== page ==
by Candice Carty-Williams
I loved this novel. It starts out riotously funny and gradually introduces its themes until it becomes clear that it’s talking about some very serious shit. But it remains extremely enjoyably readable to the end. Which is saying something right now, as having a puppy is very distracting.
We meet Queenie texting her boyfriend Tom from the stirrups of a gynaecologist’s table, while she waits for a series of nurses and doctors to come and take a look. Through the rest of the day, between her aunt Maggie’s ceaseless chatter and her quiet evening at home, we learn that all is not rosy between Queenie and Tom. But the reasons for that take a while to emerge because they are filtered through Queenie blaming herself and idolising Tom for “putting up with” her. While she is frank about some things in her life (sex, mostly) she is less open on other matters.
“ ‘I’ve read that.’
‘Huh?’ I looked up at the stranger who had sat right next to me on Clapham Common, despite the unlimited grass that surrounded us. I was trying out this whole ‘being outside in the summer’ thing that people seemed to like so much. It was mainly fine apart from the insects. I should have known that someone would come along and spoil it.”
All is not rosy for her at work either. Queenie compiles listings for a London magazine, where she has worked now for three years. She dearly wants to write proper articles but somehow seems to spend half her time at work gossiping with her friend Darcy and delegating her work to an intern. However, again there is more to this than is initially clear. Her boss Gina berates her for never showing interest in developing herself further, for never taking on anything new, but this appears to be gaslighting, as Queenie is regularly pitching articles about police brutality, Black Lives Matter and left-wing racism that Gina rejects.
Gina isn’t the only one gaslighting Queenie. Flashbacks to scenes with Tom show his family being racist and Tom berating Queenie for making a big deal about it. He also attacks her for flinching at physical contact without ever questioning why someone – especially a woman – might react that way.
Racism is a major theme – as Queenie points out at one point, she has no choice but to think about race all the time, as a black woman in London, while her white friends and colleagues can discard the topic when they’re bored by it. There are some beautiful sections where she compares her Caribbean heritage with her friend Kyazike’s African background – the world may see them as the same because of their skin colour but their families and outlook are very different.
“We went to slide our way inside and were stopped by a drunk girl with short pink hair who reached out and ran her hands through my twists like they weren’t attached to my scalp…
‘What the fuck do you think you’re doing?’ Kyazike said, grabbing the girl by the wrist and pushing her hand away. ‘You can’t do that!’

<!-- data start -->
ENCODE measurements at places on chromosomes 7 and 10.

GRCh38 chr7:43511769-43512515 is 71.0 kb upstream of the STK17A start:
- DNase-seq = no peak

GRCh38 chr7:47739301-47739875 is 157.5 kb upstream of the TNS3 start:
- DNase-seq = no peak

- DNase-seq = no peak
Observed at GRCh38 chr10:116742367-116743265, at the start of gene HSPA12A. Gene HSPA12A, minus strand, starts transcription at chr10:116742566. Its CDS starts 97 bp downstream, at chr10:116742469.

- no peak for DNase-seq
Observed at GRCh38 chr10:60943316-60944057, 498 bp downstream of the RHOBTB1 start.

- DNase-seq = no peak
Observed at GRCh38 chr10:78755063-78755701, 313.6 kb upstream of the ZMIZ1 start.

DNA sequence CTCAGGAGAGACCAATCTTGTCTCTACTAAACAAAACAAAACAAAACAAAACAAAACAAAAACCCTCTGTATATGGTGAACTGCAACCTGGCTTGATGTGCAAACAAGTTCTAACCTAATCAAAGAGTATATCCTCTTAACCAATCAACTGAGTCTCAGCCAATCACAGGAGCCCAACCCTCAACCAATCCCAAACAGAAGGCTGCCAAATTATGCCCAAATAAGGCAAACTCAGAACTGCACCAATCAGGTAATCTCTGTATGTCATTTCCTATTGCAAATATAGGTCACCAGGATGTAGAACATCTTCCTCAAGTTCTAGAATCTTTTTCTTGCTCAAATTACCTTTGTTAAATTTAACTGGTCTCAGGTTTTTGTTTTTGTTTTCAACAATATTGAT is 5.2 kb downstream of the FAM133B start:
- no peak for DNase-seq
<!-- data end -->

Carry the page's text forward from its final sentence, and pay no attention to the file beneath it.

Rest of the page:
‘Oh my god,’ the girl whimpered, clutching her wrist…A bouncer with dyed red hair that matched a tight T-shirt straining over his muscles appeared suddenly from the darkness and put each of his giant hands on mine and Kyazike’s shoulders…
‘Right, you two, you’ll have to leave’…
‘We’re leaving your shit club anyway,’ Kyazike told him. ‘But if you like your clientele reaching out to touch black people like we’re animals in a petting zoo, then fair play, innit.’
[On the way home] I made an internal list of people who could touch my hair.
2. A hairdresser
3. That’s it, that’s the whole list.”
Friendship and family are central as well. Queenie evades her family when she can, but ultimately they (primarily her grandmother) are there for her when times get tough. Queenie prefers to turn to her friends but as she is hiding some significant secrets from them, they don’t understand her increasingly erratic behaviour.
I should probably give a content warning here – this novel deals with abuse in many forms. While often humorous or sweet, there are also passages that are tough to read. I think Carty-Williams hits just the right balance overall, but for readers who have their own trauma it might be harder to get through. I think it is admirable to write a funny, sexually explicit novel about young women that acknowledges that some people in their 20s are going through a hard time, often despite appearances.
Queenie is a fascinating, flawed and troubled, likeable narrator and I really enjoyed her company for the week I was reading this. My only criticism is that there was some weird inconsistency with tenses that threw me (I wonder if it was originally written in present tense aside from flashbacks, and that was changed in the editing process but they missed a bunch of places?). I very much want to read what Carty-Williams writes next.
Published 2019 by Trapeze.
Source: Storysmith Books, Bristol.